Which Joe gave his name to ‘sloppy joes’? We look at five interesting sandwiches and their lexical origins.
plural nounNorth American
Leather trousers without a seat, worn by a cowboy over ordinary trousers to protect the legs.
- ‘Their chaparejos were made of heavy bullhide, to protect the leg from the brush and thorns.’
- ‘Last week, a bronze-skinned buckaroo, with a flashing red neckerchief above his blue shirt, with shining leather chaparejos and crimson saddle-blanket, dashed up from a Western skyline on a snorting, piebald cow-pony.’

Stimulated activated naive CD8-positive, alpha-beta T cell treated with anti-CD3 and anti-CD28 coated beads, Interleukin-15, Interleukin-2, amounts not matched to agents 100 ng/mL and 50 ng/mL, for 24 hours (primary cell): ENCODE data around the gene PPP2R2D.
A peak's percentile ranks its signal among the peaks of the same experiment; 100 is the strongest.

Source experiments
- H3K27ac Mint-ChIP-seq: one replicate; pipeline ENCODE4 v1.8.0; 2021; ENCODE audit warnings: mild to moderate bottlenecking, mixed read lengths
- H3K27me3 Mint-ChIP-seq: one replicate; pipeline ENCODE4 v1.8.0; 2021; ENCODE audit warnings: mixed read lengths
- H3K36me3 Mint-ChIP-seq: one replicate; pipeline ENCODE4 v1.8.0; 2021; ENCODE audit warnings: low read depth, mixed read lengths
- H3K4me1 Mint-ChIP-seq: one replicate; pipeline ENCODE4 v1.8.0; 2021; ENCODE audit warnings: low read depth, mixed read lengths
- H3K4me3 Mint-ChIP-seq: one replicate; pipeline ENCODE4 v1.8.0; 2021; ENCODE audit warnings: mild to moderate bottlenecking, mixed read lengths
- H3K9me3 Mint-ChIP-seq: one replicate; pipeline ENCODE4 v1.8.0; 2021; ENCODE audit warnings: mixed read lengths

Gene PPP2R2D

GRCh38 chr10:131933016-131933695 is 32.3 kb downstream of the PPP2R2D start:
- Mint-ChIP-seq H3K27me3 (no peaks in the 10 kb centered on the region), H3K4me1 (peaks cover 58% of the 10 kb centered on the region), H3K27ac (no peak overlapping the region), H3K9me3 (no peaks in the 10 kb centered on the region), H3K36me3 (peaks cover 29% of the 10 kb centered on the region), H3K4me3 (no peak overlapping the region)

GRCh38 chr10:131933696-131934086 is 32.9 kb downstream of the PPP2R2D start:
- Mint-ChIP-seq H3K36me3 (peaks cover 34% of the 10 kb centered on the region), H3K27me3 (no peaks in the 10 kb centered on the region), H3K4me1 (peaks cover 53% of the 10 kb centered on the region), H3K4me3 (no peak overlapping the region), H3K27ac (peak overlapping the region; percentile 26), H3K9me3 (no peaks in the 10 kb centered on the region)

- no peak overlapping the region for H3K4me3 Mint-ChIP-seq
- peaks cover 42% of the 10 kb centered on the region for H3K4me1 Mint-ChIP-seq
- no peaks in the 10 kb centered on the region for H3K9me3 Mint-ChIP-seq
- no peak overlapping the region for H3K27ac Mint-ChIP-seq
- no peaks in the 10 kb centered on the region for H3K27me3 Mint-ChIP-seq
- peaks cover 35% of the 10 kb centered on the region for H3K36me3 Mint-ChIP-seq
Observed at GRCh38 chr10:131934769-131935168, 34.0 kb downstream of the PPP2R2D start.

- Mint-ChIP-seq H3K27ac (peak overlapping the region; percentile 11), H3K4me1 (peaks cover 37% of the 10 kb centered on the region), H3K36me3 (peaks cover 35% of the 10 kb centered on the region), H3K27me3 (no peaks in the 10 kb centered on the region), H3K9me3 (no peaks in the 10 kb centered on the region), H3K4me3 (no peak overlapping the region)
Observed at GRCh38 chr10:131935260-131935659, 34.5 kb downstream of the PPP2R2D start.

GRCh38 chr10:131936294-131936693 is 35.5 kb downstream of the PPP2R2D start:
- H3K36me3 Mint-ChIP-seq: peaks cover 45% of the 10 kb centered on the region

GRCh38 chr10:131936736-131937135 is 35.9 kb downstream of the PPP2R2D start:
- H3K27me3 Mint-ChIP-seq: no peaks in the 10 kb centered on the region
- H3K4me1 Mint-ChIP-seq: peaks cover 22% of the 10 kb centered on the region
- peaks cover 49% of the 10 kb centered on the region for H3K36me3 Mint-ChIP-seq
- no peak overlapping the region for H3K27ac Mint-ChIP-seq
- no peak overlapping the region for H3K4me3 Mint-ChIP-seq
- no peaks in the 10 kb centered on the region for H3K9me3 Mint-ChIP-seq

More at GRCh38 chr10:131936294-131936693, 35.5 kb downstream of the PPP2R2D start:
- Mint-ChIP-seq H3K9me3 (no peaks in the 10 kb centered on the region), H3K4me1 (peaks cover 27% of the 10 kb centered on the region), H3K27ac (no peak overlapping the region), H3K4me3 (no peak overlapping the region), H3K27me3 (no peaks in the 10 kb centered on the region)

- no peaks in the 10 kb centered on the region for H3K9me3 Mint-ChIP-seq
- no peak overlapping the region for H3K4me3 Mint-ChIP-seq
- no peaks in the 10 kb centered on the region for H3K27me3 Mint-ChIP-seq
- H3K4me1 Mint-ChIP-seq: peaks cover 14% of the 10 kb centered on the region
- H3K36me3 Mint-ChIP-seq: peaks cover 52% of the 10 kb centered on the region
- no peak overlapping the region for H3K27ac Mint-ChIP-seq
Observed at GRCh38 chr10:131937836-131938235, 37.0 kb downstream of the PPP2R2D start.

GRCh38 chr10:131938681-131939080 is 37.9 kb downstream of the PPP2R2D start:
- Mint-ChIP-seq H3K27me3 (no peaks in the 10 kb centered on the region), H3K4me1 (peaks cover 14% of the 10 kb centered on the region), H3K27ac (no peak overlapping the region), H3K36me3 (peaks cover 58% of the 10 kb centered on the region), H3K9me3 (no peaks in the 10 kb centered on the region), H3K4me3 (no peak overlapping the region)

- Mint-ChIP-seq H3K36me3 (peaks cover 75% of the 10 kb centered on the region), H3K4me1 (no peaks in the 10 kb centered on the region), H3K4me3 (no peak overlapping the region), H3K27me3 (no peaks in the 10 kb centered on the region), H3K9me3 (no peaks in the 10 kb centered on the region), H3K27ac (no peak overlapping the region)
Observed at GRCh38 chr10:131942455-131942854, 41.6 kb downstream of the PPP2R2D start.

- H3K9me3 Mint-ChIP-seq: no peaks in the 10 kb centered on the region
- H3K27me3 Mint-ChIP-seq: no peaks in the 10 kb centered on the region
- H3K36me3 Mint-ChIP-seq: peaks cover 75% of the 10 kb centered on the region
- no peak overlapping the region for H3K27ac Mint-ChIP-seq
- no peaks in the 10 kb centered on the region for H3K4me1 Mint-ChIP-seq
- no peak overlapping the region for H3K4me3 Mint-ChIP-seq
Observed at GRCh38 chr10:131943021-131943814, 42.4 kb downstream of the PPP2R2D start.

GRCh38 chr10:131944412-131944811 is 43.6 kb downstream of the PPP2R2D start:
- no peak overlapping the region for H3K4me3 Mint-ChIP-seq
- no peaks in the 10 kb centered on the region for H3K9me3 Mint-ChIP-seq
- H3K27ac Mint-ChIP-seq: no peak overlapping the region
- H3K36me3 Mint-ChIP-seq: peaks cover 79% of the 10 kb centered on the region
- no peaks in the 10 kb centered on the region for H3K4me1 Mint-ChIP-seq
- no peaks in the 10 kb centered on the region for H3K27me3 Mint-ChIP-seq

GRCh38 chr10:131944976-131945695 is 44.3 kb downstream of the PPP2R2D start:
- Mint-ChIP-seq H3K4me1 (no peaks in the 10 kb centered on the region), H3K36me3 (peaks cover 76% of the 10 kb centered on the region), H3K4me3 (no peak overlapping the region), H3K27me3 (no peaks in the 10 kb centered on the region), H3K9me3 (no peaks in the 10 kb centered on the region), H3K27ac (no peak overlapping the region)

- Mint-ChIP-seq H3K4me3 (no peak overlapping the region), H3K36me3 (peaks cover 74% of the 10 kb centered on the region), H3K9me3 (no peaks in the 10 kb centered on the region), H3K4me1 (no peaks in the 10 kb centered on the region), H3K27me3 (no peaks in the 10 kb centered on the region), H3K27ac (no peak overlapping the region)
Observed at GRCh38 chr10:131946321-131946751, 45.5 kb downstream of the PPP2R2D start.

- ‘Our chaparejos are constructed of super soft and durable Grade No.1 elk hide.’
- ‘The Oroqen clothes are mainly gowns, including fur gown, fur jacket, fur trousers, chaparajos, fur shoes, fur socks, fur gloves, fur waistcoat, roe head hat and so on.’
- ‘His legs are also protected by bronze plates, which resemble the chaparajos of the cowboys in the wild west.’
Mid 19th century: from Mexican Spanish chaparreras, from chaparra ‘dwarf evergreen oak’ (with reference to protection from thorny vegetation: see chaparral); probably influenced by Spanish aparejo ‘equipment’.
We take a look at several popular, though confusing, punctuation marks.
From Afghanistan to Zimbabwe, discover surprising and intriguing language facts from around the globe.
The definitions of ‘buddy’ and ‘bro’ in the OED have recently been revised. We explore their history and increase in popularity.